Last chance to vote for Halaveli in the World Luxury Hotel Awards

There’s still one week left to cast your vote for Constance Halaveli in the World Luxury Hotel Awards 2013.

Relaxing in the pool at the Presidential Villa

Relaxing in the pool at the Presidential Villa

VOTE NOW for Constance Halaveli

Voting continues until Friday 26 July 2013.

At Halaveli we have created a sumptuous luxury experience around the natural beauty of the island where spacious water villas float above turquoise waters and elegant beach villas open onto powder white sand.

In celebrating the ‘pinnacle of achievement for luxury hotels’ we hope the World Luxury Hotel Awards will recognise Halaveli in 2013.

VOTE NOW for Constance Halaveli in the World Luxury Hotel Awards

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Winner of our Name the Sea Creature competition

Thanks to everyone who entered our Name the Sea Creature competition, to give pet names to some of the marine life found in the ocean around Halaveli.

Manta Rays at Constance Moofushi

Manta Rays at Constance Hotels and Resorts

The winner of the Valmont Fit and Tone set is:

  • Ramreka Akshay

And the winner of the bonus prize, a Constance USB memory stick is:

  • Shaheen Ruhomaully

Congratulations to you both. Please send us a direct message through Facebook so we can organise delivery of your prizes.

Watch this space for more competitions to come, or visit us on our Constance Hotels & Resorts Facebook page.

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The Moray Eel – love them or loathe them?

Marine biologist and guest blogger Robin Aiello takes a look at the much maligned Moray Eel in this month’s creature feature.

The Moray Eel

The Moray Eel

Robin will be returning to Constance Halaveli in September 2013, to run further dive courses and talks following her hugely popular visit earlier in the year.

You either love moray eels, or fear them.

Over the years moray eels have gained an unearned reputation as an aggressive, ferocious animal. In truth, however, they are reclusive and shy, preferring to flee or hide from divers by pulling into reef crevices.

How the moray breathes

Despite their long, snake-like appearance, moray eels are fish – not snakes. And like all fish, they need to have fresh seawater pass over their gills to breath. But, since morays are relatively sedentary fish, hiding in ambush to catch prey like crabs, octopus and fish, they have developed another way to ‘breathe’ – they gulp water by opening and closing their mouths. Many people misinterpret this behaviour as ferocious and a sign of aggression – but it is merely the eel’s way of breathing.

Their elongated, serpentine shape allows these fish to swim through the complex reef framework of nooks and crannies. To avoid getting cut and scraped by sharp coral, they produce huge amounts of mucus to coat their smooth, scaleless skin.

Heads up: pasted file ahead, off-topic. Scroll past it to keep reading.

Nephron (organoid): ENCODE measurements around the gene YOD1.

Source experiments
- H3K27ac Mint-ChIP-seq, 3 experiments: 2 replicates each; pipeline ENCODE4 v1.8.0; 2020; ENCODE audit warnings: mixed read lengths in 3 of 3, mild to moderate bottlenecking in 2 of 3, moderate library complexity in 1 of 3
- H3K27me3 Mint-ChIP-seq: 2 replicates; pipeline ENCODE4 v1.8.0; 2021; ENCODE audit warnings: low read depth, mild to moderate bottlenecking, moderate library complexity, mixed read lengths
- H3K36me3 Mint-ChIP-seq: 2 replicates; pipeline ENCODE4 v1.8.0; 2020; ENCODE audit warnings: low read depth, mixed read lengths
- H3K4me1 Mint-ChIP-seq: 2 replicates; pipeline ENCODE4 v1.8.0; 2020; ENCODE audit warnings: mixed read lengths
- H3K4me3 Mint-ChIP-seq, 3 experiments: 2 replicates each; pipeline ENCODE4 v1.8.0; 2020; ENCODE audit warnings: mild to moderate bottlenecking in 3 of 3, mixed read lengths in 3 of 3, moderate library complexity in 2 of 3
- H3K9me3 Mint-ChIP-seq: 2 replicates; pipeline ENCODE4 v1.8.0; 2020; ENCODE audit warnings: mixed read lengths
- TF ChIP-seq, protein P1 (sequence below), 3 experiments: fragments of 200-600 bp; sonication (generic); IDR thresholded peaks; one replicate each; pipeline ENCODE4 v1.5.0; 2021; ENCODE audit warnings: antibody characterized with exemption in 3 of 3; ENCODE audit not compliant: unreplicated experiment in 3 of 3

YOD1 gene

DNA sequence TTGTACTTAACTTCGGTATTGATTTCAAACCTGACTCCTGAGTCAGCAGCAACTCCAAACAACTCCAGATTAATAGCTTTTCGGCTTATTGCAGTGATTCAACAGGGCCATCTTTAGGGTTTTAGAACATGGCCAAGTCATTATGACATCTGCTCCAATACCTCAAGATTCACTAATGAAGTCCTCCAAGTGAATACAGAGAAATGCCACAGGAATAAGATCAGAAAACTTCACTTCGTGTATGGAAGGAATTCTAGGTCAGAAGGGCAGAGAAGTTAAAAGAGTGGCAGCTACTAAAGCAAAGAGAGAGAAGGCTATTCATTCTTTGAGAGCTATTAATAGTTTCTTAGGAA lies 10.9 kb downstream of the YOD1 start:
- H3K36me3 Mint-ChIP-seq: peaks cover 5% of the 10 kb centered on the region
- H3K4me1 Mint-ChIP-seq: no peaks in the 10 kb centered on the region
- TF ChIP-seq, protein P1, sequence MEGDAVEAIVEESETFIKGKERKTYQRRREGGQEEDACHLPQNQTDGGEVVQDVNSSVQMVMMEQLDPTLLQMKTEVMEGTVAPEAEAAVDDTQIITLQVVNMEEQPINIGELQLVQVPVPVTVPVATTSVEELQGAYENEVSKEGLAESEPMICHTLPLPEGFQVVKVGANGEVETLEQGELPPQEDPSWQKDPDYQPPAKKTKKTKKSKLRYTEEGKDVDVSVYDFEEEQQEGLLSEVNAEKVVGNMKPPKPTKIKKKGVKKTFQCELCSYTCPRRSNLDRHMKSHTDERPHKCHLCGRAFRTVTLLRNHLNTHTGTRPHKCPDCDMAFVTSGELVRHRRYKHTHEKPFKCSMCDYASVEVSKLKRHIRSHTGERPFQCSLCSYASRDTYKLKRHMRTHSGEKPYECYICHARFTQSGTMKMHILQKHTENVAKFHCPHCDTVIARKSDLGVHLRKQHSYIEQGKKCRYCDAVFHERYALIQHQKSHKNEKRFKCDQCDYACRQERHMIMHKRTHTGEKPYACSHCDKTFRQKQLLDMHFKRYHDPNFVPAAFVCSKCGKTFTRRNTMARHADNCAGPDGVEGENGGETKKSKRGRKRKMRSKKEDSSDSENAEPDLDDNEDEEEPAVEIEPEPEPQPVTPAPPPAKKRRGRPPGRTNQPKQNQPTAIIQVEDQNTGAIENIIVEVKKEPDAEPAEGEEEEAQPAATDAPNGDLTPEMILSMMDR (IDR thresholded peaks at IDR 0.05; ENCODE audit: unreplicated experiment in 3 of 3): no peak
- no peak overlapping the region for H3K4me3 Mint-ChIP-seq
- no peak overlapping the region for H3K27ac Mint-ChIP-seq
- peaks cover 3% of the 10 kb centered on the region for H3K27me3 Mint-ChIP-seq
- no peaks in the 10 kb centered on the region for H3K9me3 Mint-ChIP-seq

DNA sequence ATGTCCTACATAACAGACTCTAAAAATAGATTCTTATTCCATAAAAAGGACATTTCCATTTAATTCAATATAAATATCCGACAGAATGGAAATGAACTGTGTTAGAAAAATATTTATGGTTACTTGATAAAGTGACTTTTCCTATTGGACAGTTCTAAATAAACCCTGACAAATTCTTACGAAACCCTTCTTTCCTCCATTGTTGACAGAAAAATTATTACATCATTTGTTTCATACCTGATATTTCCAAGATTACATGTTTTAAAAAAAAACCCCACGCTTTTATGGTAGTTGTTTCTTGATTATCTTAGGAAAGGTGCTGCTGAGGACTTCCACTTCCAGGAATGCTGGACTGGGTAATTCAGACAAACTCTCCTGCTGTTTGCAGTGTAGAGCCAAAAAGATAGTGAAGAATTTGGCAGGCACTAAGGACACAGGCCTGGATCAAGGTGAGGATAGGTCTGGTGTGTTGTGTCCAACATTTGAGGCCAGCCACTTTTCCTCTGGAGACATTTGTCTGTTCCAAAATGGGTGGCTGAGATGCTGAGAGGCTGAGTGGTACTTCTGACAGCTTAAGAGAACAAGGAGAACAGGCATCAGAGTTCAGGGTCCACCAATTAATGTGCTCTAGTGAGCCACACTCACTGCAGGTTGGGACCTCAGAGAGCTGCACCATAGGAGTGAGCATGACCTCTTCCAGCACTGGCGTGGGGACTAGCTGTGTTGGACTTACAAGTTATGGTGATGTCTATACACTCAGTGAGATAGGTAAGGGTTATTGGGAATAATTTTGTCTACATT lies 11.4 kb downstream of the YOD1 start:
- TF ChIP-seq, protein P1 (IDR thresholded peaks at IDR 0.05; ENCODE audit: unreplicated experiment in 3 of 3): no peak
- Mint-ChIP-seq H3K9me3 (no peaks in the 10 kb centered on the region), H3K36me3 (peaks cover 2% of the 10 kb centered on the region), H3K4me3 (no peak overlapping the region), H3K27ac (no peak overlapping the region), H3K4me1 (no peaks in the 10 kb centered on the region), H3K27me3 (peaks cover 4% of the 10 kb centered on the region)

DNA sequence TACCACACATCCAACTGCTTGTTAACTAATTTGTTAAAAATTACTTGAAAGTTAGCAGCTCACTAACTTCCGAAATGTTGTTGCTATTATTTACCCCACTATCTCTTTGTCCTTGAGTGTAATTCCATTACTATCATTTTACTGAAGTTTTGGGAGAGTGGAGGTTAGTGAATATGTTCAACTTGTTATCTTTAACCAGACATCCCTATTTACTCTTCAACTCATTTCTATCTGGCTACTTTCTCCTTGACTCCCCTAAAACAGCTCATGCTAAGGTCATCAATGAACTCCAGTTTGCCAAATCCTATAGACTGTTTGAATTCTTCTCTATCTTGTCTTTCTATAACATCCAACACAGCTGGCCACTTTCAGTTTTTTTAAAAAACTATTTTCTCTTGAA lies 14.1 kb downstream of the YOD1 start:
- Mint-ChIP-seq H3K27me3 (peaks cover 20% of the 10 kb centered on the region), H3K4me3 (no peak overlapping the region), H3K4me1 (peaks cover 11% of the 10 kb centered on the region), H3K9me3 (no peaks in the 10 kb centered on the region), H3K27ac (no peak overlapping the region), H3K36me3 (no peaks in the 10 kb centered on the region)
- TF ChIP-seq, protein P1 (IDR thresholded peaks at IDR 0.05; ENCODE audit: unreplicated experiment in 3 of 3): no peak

Marine biologist, Robin Aiello

Marine biologist, Robin Aiello

How moray eels catch their prey

When you look at the head of a moray eel their ‘beady’ little eyes seem disproportionately small. In fact, morays have very poor eyesight, and are nearly blind. So how do they find their food? By following their nose. They have a highly developed sense of smell and large tubular nostrils for smelling prey. They also have very good hearing, which helps them to hunt.

But what I personally think is the most amazing thing about morays eels is how they catch and eat their prey. In addition to several rows of razor sharp teeth, these fish have a unique weapon that, so far, scientists have not found in any other animal – a second set of jaws!

These jaws, called pharyngeal jaws, lie inside the fish’s throat, and when the mouth is opened to attack, they are propelled forward into the mouth to grasp the prey. As the mouth closes again, they pull back into the throat, taking the prey with them! How weird and amazing is that?

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Top tips for food and wine pairing

Matching the perfect wine with the perfect food to bring out the subtle, distinctive flavours of both is a delicate skill.

Chablis, “Terroir de Courgis”

Chablis, “Terroir de Courgis”

Here Constance Halaveli sommelier Cedric Jacobs selects his favourite wines and, with the help of executive chef at Halaveli Holger Joost, pairs them with a selection of delectable dishes.

1. Chablis, “Terroir de Courgis”, Patrick Piuze, 2010, France, Burgundy

I will always remember the first time I tasted this wine, I was in Bordeaux in 2011 for a famous wine exposition and a friend of Jerome Faure brought a few bottles from this producer to be blind-tasted. When the results came back, it was like I was back in school with my lecturer warning me that Chablis can be confused with wine from the Loire Valley due to the proximity of Terroir.

Courgis is the western city of the Chablis appellation and very close to Pouilly Fumé – a total confusion, yet an incredible discovery.

100 per cent Chardonnay – The hint of gunflint, citrus & exotic fruit and minerality could confuse the drinker with a Sauvignon Blanc. Showing an amazing purity in the mouth, a juicy, rich mineral wine with a perfect respect of the fruit.

Food Pairing:

Some time ago, the executive chef prepared prawns in 3 textures (seared, sous vide and tartar) served with mango salsa for me to taste. This would have been the perfect wine to drink to respect both of the wine and dish.